Considering its 4.5-litre capacity, the TDV8 offered relatively modest peak outputs of 151kW and 430Nm, but the claimed torque peak was available from as low as 1200rpm all the way through to 3200rpm, making this a seriously tractable engine perfectly suited to the 70 Series. Toyota even claimed an improvement in fuel economy compared to the superseded 4.2-litre six-cylinder turbodiesel engine.
Other changes with the 2007 model update included revisions to the chassis, a wider front track, minor suspension upgrades and a new steering pump, all aimed at refining handling, stability and comfort levels. Noise and vibration levels were also addressed with the introduction of a new front floor panel and a new front body silencer, a reinforced gearshift lever aperture, a bonnet silencer, dash inner and outer silencers and apron seals.

When the new model range was launched, both the 1HZ diesel and the 4.5-litre petrol engine were dropped from the line-up, making the 70 Series the diesel-only proposition that it is today. The 79 cab-chassis and the 78 Troopie were each available in three spec levels and the new 76 wagon was available in two spec levels. None were yet available with ABS or SRS airbags.

Despite the lack of safety features, the 76 was an immediate hit with recreational 4WDers who wanted a no-nonsense, live-axle, four-door 4x4 wagon with seriously capable offroad ability, decent load-carrying capacity, a powerful yet frugal powerplant and something not as big as a Troopie.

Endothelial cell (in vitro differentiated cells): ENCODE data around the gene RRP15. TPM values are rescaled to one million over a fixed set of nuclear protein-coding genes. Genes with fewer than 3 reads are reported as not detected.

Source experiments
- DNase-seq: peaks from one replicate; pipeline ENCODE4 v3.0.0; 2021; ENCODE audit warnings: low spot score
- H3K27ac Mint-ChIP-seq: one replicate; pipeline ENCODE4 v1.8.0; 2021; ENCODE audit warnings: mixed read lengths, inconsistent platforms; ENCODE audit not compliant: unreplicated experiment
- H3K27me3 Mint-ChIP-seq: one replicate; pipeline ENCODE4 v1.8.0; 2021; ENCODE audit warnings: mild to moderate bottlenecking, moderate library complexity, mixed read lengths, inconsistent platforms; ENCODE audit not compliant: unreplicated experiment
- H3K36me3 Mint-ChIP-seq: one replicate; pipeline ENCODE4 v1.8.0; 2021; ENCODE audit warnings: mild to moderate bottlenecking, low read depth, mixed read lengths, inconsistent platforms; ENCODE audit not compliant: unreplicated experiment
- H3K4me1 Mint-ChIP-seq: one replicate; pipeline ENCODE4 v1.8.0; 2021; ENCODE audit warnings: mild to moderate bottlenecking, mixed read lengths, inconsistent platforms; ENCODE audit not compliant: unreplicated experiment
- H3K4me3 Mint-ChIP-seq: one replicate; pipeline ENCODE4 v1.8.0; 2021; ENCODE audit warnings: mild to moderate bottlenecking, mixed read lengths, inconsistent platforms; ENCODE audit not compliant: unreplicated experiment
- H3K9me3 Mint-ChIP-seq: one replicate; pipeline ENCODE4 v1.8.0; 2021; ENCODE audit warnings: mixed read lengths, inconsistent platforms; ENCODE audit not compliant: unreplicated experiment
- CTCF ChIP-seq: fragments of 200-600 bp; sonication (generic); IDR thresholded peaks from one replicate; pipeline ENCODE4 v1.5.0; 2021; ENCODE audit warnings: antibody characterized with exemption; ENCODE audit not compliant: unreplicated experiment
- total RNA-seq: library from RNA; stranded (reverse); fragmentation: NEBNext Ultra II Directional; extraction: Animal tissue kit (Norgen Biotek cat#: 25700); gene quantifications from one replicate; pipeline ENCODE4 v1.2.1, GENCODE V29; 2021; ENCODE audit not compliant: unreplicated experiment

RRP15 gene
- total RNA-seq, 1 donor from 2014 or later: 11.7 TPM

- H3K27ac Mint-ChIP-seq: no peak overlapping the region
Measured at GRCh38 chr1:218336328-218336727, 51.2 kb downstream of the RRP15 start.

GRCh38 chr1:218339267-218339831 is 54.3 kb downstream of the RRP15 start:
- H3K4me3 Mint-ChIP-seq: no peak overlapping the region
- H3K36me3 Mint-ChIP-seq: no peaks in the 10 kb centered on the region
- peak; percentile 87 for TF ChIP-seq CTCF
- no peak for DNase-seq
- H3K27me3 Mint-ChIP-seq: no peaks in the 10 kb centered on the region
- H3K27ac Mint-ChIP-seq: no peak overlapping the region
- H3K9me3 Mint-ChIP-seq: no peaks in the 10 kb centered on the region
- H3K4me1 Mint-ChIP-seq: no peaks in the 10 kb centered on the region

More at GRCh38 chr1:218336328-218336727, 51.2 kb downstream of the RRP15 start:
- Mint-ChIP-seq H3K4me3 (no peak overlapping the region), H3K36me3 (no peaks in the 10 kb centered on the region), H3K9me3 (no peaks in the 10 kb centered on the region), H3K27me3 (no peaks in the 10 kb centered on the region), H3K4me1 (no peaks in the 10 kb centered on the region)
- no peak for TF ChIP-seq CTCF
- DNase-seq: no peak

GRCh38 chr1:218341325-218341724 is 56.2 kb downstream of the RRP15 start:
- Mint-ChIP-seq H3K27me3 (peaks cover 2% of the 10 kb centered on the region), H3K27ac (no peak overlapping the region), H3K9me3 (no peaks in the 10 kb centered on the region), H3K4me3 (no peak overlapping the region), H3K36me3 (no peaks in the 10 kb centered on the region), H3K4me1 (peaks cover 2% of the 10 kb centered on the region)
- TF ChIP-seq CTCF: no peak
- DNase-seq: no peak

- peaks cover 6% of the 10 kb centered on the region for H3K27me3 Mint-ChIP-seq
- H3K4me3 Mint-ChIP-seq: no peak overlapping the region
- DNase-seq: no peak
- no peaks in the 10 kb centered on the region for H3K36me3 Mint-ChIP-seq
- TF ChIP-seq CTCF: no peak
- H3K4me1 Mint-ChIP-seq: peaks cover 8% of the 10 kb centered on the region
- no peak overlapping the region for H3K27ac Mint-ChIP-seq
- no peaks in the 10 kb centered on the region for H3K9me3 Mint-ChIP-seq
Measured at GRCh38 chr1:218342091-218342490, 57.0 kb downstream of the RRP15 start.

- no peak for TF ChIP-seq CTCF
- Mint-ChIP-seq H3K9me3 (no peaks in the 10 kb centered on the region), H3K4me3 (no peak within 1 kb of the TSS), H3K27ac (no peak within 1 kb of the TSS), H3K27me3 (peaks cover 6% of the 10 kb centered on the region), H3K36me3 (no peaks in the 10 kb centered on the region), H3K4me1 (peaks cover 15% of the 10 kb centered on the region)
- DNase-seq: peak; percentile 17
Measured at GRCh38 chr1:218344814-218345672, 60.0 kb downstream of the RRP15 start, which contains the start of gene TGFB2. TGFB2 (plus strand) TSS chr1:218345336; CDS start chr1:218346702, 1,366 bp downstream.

For many, the 76 represented all that the Land Cruiser wagon once was – the 200 Series wagon, with its ever-decreasing payload capacity, independent front suspension and complicated electronic traction control, was no longer seen as a viable vehicle for long-distance, remote-area travel. The 76 wagon filled that gap and Toyota even offered an up-spec GXL variant for that very reason.

The current line-up

The current 70 Series line-up was introduced in August 2012 and, as well as SRS airbags, included the addition of ABS. The new model was essentially engineered to appease the big mining companies that had introduced strict OH&S policies relating to the safety equipment on vehicles that their employees could operate.
As well as adding ABS, Toyota took the opportunity in 2012 to introduce a new 79 double cab model. At the time of its launch, Matthew Callachor, executive director sales and marketing Toyota Australia, said the Land Cruiser double cab was developed as a direct result of the company’s long-term commitment to the mining and rural sectors.

Two model grades are currently offered in double cab, TroopCarrier and wagon variants (WorkMate and GXL) while the single cab chassis has three model grades (WorkMate, GX and GXL) giving a total of nine models in today’s 70 Series line-up.
Compared to the original 70 Series, the current GXL grades are positively luxurious, with features such as the aforementioned ABS and SRS airbags, standard diff locks (optional on GX), remote central locking, power windows and alloy wheels (except Troopie). All grades are equipped with a sound system featuring Bluetooth connectivity and voice recognition, and the new interior offers height- and reach-adjustable steering wheel, a neat and functional dashboard design (with a cupholder) and reasonably comfortable, cloth-covered bucket seats on many models.